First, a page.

How TweetDeck can organize your Twitter job search
(Note: This column originaly ran in Heather Huhman’s entry-level careers column on Examiner.com.)
As much as I enjoy Twitter and find it useful for so many purposes, I realize I haven’t written about it often. This morning, logging into TweetDeck as I always do (but with an unusual bout of writer’s block), I decided TweetDeck (and Twitter) actually make the perfect topic for today’s column.
Believe it or not, I was late to the game with Twitter, and extremely late with TweetDeck. Fellow tweeple didn’t understand how I could possibly use “only the Web interface” to interact with people. So, about two months ago, I finally made the big leap—the best Twitter-related decision I’ve ever made.
I hadn’t switched for so long because, frankly, the Web site intimidated me. It looked like a lot of work to set up, and I’m busy enough! But, I sat down one weekend and made a commitment that I wouldn’t walk away from my computer until I had everything just the way I wanted, which didn’t take long.
TweetDeck starts you off with columns containing everyone you follow and your “mentions.” You can then add other columns grouping those you follow together or based on search terms. And, these columns can be reordered in any way you wish.
Now that you understand the basics, here is what I recommend:
1. Search for hiring managers at your key organizations, as well as experts in your industry, and follow them. There are so many resources out there for this, including Twellow, Twitter Search, etc.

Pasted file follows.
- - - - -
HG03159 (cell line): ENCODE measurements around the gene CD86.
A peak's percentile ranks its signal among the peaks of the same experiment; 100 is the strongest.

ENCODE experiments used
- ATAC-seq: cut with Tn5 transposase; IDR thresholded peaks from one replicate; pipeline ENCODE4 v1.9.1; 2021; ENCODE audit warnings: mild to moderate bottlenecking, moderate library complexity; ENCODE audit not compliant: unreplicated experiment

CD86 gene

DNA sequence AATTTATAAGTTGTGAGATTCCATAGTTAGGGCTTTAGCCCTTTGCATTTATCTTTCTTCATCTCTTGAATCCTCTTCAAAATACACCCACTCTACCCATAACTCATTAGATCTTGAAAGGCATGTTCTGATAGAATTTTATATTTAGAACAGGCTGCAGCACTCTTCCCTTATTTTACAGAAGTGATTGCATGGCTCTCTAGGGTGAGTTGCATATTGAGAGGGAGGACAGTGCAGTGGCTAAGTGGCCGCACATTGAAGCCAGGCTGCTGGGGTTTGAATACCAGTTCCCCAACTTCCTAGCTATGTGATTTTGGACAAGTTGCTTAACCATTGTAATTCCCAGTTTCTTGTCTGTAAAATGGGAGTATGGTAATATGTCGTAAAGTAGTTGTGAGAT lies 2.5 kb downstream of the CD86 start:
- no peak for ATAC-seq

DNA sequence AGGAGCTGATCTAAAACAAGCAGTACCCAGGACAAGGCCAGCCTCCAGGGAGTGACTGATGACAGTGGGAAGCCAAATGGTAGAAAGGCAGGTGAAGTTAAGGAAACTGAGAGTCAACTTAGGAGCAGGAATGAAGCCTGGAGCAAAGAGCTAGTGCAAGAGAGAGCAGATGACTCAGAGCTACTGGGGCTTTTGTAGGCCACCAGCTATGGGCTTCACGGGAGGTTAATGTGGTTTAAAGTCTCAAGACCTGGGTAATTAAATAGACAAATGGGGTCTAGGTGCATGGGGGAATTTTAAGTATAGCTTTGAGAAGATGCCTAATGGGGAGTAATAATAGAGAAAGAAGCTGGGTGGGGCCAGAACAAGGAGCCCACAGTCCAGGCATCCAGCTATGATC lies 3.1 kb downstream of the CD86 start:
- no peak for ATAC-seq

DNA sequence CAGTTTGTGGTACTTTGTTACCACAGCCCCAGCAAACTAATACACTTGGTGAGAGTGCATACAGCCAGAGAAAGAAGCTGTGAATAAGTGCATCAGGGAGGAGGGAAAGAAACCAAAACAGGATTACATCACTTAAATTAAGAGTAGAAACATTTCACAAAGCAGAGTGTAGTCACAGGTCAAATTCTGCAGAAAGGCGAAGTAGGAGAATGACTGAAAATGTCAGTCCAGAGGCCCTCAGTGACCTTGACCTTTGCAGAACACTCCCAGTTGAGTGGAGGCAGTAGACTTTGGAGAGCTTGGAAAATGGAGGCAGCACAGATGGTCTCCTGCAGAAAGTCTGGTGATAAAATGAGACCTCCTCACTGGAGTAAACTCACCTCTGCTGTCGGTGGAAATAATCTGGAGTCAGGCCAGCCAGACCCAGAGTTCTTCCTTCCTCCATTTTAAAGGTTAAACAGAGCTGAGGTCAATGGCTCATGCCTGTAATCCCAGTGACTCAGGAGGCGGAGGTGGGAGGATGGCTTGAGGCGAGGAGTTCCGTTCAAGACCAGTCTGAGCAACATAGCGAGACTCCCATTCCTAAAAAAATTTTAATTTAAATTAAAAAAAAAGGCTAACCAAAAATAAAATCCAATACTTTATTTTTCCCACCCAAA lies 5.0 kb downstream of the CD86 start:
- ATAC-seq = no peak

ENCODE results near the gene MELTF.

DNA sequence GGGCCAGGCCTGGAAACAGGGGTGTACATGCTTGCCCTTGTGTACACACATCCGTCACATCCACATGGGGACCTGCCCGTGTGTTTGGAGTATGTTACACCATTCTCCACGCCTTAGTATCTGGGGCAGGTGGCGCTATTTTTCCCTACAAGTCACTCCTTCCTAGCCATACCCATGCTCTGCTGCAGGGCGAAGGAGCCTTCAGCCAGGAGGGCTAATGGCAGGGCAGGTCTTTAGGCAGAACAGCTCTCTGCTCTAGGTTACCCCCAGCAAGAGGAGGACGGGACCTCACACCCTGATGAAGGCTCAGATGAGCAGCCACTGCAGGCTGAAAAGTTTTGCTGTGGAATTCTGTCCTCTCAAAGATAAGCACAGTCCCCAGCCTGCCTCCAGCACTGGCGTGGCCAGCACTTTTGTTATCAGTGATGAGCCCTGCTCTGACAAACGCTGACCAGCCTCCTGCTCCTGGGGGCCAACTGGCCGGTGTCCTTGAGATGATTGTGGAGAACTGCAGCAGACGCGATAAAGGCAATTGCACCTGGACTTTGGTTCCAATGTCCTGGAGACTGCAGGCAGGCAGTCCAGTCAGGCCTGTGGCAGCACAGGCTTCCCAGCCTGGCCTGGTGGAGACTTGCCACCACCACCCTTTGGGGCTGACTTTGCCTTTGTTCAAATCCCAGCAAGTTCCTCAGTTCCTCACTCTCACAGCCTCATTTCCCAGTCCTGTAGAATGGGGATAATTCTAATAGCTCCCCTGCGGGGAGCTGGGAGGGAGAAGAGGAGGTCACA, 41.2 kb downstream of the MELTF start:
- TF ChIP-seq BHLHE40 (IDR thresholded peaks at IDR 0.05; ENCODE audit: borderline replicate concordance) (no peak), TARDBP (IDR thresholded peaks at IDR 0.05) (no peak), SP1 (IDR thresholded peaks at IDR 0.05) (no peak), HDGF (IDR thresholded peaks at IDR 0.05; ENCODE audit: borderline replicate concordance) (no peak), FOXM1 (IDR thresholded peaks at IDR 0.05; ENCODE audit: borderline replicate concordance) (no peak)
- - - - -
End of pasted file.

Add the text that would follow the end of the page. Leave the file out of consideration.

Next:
2. Create a group column of the hiring managers you follow. This will allow you to see their tweets separately from the column containing everyone you follow, allowing you to interact with them more promptly and efficiently.
3. Create a group column of experts in your field. It’s important to follow people whom you admire in your industry—not only for the information they provide but also for the networking contacts you might make. Again, keeping them in a separate column allows you to not miss a beat.
4. Create a search column of key industry hashtags. Using Hashtags.org, you can find hashtags relevant to your career choice. It’s important to pull these out separately from those you follow so you (a) can be up-to-date on the latest news in your field and (b) have plenty to retweet. Depending how often each hashtag is used, you might want to make several columns.
5. Create a search column of job-related hashtags. Again, there are hashtags for nearly everything out there, including internship and job advertisements. Because tweeting is free, more hiring managers are beginning to use Twitter as a first-stop for their position listings.